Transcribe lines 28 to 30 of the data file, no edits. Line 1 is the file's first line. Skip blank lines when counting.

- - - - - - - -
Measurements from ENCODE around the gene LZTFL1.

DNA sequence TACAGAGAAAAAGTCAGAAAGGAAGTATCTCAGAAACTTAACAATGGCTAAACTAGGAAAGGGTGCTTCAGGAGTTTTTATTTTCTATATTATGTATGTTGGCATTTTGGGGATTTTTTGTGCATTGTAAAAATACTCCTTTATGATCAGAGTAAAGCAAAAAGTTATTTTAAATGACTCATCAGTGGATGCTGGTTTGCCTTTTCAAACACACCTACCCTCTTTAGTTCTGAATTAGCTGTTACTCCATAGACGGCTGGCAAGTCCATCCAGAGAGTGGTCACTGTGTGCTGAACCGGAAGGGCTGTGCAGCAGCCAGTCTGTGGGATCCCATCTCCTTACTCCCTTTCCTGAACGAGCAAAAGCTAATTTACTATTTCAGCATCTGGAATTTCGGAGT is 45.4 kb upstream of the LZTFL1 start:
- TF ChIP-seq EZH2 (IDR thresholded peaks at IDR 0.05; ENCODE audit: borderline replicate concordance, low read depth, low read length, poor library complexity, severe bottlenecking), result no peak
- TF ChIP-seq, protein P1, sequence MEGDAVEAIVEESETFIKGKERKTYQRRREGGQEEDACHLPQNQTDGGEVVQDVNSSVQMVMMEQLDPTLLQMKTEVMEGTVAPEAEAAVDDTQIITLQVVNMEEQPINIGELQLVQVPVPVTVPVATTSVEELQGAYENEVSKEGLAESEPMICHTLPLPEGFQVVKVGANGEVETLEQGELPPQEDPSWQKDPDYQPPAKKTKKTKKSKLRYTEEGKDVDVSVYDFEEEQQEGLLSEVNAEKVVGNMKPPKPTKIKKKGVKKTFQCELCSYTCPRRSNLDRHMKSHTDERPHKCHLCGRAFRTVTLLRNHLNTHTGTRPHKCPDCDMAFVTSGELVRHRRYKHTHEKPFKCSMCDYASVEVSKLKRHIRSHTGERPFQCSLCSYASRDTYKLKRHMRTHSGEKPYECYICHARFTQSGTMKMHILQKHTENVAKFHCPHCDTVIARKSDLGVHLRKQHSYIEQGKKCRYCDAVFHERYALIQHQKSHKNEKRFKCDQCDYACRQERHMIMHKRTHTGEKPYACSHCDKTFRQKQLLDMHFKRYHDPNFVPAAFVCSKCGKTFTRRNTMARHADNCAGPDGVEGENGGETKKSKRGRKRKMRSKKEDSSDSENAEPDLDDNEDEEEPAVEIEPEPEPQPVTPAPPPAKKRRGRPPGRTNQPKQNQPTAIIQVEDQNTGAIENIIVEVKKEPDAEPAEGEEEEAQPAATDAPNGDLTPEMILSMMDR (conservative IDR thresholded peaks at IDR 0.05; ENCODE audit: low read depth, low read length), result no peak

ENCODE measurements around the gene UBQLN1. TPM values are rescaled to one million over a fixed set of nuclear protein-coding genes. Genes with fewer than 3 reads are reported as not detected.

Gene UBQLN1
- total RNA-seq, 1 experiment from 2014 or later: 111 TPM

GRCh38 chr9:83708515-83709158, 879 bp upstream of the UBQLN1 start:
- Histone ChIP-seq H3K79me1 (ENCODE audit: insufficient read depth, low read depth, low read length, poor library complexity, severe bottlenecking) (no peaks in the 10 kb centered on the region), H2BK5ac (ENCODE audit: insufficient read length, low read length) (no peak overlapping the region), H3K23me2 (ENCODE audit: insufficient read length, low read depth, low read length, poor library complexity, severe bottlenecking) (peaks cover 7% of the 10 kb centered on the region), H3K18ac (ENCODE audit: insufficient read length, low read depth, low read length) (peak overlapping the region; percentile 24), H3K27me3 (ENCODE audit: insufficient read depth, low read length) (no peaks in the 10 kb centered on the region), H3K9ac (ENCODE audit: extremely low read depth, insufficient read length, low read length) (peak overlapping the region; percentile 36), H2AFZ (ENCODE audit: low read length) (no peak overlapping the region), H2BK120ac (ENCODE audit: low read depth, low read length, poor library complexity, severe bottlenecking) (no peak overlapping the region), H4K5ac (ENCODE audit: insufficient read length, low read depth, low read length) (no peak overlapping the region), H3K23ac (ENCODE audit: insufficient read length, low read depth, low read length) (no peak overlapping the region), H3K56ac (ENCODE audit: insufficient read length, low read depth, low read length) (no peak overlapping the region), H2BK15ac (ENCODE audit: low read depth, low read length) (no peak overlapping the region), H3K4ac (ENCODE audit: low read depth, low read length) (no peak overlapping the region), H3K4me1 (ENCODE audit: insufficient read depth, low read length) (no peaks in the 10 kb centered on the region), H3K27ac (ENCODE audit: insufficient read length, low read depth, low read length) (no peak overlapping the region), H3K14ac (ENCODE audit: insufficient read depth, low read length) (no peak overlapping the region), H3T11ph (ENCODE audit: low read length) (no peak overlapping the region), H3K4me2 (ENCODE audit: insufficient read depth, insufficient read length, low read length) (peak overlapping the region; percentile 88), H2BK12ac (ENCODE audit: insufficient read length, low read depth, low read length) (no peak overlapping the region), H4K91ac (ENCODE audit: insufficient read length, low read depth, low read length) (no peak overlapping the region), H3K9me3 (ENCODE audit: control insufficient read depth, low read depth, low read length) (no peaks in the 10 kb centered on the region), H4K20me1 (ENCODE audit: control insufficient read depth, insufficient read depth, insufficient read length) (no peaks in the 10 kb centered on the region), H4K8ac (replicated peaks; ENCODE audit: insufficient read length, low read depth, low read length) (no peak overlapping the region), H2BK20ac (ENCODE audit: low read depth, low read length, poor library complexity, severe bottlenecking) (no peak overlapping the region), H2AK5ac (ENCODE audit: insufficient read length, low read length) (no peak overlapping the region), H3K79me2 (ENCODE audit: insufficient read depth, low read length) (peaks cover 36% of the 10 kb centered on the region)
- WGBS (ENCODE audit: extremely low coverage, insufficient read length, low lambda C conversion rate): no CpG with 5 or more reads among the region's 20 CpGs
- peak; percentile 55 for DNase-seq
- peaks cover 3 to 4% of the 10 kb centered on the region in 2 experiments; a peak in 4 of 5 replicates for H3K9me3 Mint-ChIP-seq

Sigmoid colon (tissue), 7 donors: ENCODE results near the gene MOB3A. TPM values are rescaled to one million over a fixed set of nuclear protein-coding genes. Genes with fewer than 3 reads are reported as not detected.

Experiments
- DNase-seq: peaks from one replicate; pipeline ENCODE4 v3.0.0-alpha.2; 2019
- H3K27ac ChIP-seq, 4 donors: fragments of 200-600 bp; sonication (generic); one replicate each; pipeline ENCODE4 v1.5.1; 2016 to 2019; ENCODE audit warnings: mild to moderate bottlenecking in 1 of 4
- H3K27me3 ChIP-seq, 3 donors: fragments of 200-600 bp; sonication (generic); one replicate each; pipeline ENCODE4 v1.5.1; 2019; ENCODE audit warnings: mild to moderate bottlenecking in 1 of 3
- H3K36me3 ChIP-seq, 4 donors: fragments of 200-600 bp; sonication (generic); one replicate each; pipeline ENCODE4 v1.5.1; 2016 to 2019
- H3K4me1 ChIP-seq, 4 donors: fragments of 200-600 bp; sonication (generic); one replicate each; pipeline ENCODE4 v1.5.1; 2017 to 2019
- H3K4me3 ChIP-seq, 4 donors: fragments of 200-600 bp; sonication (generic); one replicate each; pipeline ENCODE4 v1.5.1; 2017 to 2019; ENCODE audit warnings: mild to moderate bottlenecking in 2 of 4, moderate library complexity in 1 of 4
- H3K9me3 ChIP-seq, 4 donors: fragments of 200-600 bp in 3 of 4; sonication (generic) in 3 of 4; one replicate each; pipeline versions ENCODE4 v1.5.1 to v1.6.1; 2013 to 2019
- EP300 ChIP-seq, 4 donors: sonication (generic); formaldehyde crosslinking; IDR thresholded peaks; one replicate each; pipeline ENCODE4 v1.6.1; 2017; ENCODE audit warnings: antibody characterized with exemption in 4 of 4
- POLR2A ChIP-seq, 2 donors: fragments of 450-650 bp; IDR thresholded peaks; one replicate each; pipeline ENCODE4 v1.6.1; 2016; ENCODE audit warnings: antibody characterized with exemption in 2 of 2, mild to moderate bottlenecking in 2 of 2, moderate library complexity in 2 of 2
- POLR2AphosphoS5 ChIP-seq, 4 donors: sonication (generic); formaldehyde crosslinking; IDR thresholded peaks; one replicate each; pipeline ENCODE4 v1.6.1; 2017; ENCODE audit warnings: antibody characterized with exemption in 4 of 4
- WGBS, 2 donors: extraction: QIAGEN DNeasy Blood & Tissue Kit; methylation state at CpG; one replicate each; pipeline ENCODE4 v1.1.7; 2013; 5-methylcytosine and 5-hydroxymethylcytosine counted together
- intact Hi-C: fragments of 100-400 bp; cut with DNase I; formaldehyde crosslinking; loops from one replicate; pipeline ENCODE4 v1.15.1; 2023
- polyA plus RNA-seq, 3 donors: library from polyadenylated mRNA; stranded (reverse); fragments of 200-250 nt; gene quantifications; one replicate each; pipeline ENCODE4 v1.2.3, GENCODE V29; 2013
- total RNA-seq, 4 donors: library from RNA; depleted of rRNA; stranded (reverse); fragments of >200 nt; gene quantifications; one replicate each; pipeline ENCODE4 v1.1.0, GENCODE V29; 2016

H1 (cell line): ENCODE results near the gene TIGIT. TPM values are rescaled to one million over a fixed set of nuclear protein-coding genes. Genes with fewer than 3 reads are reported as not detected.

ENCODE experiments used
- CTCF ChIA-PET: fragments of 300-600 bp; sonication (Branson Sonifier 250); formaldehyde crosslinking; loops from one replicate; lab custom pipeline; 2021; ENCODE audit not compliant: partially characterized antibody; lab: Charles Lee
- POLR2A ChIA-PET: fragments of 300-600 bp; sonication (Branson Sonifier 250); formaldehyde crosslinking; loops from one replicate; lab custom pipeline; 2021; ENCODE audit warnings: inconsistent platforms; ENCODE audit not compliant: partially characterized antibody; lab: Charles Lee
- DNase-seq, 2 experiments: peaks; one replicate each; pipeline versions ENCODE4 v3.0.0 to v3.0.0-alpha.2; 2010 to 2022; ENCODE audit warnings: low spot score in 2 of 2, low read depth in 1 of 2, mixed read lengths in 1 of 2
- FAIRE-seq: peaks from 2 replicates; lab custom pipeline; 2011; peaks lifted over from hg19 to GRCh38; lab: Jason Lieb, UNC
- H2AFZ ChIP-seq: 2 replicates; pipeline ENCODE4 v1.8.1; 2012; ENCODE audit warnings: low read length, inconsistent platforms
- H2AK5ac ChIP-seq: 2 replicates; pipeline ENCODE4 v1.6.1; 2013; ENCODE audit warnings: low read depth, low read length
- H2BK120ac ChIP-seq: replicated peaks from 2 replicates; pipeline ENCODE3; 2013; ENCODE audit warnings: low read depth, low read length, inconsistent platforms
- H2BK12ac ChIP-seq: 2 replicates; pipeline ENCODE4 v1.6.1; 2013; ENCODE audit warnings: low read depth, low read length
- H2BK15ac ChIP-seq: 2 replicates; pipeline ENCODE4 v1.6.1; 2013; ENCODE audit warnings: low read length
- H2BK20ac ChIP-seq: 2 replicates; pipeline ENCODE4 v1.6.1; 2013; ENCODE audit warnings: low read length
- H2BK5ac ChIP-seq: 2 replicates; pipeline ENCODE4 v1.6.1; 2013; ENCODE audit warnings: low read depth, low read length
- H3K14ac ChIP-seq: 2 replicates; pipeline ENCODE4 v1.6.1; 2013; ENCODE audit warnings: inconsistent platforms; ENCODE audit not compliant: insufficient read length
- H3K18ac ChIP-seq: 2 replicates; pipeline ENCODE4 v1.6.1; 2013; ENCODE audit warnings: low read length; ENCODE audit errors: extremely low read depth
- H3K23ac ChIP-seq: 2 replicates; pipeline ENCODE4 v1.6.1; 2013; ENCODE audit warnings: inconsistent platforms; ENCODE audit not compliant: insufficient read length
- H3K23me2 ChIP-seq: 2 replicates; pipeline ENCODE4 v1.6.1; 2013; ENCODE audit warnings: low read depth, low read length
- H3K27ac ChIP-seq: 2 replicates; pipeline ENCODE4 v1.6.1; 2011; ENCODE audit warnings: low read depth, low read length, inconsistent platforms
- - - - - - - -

- total RNA-seq, 4 donors: library from RNA; depleted of rRNA; stranded (reverse); fragments of >200 nt; gene quantifications; one replicate each; pipeline ENCODE4 v1.1.0, GENCODE V29; 2016

H1 (cell line): ENCODE results near the gene TIGIT. TPM values are rescaled to one million over a fixed set of nuclear protein-coding genes. Genes with fewer than 3 reads are reported as not detected.

ENCODE experiments used